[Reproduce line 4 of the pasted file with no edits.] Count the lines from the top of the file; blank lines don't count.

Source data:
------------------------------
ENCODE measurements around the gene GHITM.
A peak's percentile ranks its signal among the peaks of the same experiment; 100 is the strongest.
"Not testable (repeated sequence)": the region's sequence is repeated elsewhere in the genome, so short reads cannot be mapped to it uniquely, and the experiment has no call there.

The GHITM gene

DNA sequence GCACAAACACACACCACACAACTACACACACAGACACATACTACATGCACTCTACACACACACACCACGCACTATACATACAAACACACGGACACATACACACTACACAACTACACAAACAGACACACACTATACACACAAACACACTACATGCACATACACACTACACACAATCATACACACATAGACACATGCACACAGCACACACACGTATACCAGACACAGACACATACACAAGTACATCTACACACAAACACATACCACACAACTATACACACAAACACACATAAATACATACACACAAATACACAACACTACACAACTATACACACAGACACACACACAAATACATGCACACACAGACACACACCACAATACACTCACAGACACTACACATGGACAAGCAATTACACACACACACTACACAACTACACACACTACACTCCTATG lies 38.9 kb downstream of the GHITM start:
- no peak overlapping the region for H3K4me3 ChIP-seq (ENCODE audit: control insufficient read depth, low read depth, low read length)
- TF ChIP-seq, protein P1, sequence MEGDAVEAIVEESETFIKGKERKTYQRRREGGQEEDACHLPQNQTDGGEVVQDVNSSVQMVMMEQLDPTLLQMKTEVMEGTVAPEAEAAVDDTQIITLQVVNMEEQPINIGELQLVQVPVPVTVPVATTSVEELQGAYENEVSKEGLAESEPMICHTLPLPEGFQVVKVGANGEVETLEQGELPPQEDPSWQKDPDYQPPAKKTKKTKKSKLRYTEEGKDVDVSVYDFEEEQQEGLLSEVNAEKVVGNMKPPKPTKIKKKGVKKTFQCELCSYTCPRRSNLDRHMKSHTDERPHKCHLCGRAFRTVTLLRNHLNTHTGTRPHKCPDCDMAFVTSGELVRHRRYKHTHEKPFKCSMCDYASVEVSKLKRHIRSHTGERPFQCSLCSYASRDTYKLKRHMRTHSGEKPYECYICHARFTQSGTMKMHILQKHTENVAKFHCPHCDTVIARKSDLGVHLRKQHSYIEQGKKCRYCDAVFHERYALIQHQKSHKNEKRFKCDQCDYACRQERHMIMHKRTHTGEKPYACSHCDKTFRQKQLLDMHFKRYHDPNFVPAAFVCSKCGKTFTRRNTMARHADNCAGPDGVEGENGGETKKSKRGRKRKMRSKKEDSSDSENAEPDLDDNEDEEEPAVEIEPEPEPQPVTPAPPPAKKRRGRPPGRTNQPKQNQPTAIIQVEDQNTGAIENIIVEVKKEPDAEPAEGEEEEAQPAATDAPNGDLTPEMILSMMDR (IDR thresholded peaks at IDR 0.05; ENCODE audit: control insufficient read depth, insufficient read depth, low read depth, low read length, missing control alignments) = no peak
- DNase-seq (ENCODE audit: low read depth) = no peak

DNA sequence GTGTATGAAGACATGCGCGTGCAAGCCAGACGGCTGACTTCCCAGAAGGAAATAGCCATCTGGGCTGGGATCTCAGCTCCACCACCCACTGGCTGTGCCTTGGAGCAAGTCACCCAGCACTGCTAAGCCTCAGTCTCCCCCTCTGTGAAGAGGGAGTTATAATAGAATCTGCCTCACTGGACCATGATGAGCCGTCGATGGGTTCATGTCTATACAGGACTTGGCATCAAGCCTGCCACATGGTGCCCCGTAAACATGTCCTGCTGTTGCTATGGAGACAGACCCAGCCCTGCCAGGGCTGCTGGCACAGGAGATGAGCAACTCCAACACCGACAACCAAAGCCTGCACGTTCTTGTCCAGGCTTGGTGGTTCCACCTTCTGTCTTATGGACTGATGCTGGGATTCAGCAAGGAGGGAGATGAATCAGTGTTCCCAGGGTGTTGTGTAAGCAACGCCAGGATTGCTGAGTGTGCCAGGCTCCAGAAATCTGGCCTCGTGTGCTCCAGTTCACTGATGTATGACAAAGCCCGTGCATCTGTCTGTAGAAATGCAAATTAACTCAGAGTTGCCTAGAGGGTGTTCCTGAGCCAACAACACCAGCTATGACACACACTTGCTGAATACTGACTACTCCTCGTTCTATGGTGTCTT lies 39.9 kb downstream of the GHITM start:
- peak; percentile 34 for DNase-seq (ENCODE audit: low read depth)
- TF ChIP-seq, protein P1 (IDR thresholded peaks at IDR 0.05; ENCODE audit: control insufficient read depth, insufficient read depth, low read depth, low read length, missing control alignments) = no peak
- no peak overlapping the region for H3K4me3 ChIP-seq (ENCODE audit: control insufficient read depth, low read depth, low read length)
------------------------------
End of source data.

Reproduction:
The GHITM gene